Dealing with the Past - Exchange and Reflect


The Impact of Amnesties on Violence and Peace

27. Feb. 2020
Geoff Dancy

Do legal amnesties for combatants help end civil wars? International policy experts often take it for granted that amnesties promote negotiated settlements with rebels. However, a large number of amnesties are followed by continued fighting or a return to the battlefield. What, then, are the factors that make amnesties effective or ineffective?

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Public History – a short introduction

Ljubinka Petrovic-Ziemer

Public history can be described as a wide range of activities that relate to the past, create and shape historical knowledge in the public sphere for and with a non-academic audience. The post offers basic information on the linkage between Public history and civic engagement, collaborative practice and ‘shared authority’ as key elements of public history, and finally formats and sites exemplary for public history.

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Dialogue with the devil

24. Jan. 2020
Nenad Vukosavljević

We need more enemy inclusive projects and programs. We should avoid any collectivization of guilt.

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The Multidimensional Remembrance Monitor (5): „We would have resisted!“ A sign for historical learning or an expression of careless arrogance?

23. Jan. 2020
Michael Papendick and Dr. Jonas Rees

The culture of remembrance in Germany, widely appreciated internationally, is grounded in numerous state-funded institutions and an extremely vital civil society engagement. But what do we know about its impact on the attitudes of ordinary Germans?

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German Funding for Peace Mediation

17. Jan. 2020
Editorial staff - FriEnt

The German Federal Foreign Office (“Auswärtiges Amt”) has been scaling up its efforts in the field of peace mediation. Projects dealing with national dialogues, reconciliation during and after conflicts, dealing with the past and transitional justice are eligible for funding. Applicants may apply for funding at any time.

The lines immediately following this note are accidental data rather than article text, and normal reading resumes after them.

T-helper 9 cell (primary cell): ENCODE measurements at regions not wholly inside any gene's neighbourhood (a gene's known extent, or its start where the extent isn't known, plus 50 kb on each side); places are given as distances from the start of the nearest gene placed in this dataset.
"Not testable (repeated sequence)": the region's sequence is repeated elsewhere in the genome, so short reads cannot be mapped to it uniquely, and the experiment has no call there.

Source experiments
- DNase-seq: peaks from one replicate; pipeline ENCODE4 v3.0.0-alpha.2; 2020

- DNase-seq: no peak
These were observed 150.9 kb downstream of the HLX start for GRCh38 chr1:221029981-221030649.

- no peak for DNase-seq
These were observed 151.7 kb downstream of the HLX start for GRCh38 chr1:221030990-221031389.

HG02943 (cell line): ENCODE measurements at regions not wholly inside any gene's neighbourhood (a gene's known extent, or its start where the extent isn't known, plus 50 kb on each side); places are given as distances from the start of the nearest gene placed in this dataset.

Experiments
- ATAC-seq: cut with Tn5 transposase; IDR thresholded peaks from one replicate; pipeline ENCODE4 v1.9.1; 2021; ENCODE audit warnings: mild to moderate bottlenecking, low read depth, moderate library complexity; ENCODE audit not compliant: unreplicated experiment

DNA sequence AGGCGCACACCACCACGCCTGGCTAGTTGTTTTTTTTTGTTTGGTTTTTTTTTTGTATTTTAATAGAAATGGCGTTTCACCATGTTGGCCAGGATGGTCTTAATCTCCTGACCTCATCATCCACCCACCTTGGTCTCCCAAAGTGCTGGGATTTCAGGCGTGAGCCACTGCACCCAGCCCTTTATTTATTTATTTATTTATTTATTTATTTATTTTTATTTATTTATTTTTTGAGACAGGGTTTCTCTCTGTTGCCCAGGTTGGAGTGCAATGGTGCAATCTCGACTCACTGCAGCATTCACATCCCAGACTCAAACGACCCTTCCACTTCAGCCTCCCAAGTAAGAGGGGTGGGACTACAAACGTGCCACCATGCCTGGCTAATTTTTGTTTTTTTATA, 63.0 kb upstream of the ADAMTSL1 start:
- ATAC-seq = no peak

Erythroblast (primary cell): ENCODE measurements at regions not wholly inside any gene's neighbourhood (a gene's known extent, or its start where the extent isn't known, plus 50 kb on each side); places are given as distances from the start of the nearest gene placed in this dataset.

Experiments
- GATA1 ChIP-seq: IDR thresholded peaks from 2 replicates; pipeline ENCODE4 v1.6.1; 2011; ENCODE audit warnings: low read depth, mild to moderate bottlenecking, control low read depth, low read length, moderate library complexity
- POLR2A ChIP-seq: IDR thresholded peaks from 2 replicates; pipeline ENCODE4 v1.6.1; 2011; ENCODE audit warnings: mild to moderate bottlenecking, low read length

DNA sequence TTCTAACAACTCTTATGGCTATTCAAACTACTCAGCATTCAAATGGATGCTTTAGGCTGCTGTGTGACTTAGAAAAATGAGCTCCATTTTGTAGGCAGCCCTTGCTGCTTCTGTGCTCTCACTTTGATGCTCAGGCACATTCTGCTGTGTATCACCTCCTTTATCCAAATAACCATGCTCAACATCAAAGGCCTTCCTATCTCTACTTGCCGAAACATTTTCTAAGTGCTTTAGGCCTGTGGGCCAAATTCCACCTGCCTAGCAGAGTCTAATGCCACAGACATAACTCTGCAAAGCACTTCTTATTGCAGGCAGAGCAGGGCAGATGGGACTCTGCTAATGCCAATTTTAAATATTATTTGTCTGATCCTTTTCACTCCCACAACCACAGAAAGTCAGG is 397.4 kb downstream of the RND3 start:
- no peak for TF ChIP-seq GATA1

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About this Blog

We collect and collate practical insights, experiences and approaches relating to the challenges of implementing dealing with the past processes in the world as well as in Germany itself, thereby promoting truly universal learning.


Issues

Transitional Justice is a professionalised and internationally accepted policy field. But do its implicit and explicit foundations still hold good? Which of its underlying assumptions, patterns of thinking or practices should be critically reviewed?

Dealing with the past is often subject to passionate political struggles - on the national, as well as on the international level. They can lead to rather supportive or suppressive, truly effective or ineffective frameworks, institutionalised by state-policies and laws. However, below the surface, political struggles are about the access to scare resources, institutions or, more generally, the distribution of power. What political initiatives exist that try to foster inclusive and coherent processes of dealing with the past? Why do they exist and what is their room for manoeuvre?

 

a. Peacebuilding requires the integration of conflicting narratives. To that end, these narratives must be transformed/made “fit for peace”. How can this be achieved?
b. How can diverse perspectives be made visible in social discourse – or in a museum? What is the connecting element in this diversity? How can relativism and arbitrariness be excluded?

Transitional Justice is value-oriented and aims to help build sustainably peaceful and just societies. What do we know about its real impacts?

Transitional Justice sees itself as genuinely preventive. What can be done to strengthen its prevention capacities?

a. Gender in practice is primarily associated with the integration of women and their perspectives in processes and institutions. Which challenges need to be resolved through practical action?
b. Which other topics that can be addressed through TJ measures lend themselves to consideration through a gender lens?

Exposure to trauma and bereavement is common in conflict-affected regions. It affects indivduals and whole societies. Enjoying peace after the crisis is often impossible. How helpful is trauma resolution to the prevention of future conflicts? Who does trauma therapy address? Are there best-practice examples in post-crisis countries?

 a. Which opportunities are opened up by the digitalisation of memory? What can be done to minimise risks and avert hazards?
b. How can knowledge and narratives about the past reach the general public?

Those born afterwards bear no direct responsibility. They may choose to ignore history or identify with perpetrators or victims. What can be done to awaken young people’s interest in history and motivate them to engage in building peaceful relations between communities?

Please feel free to suggest a new discussion topic in your blog post, such as issues relating to experience with Transformative Justice, reparation programmes, dealing with perpetrators and much more.

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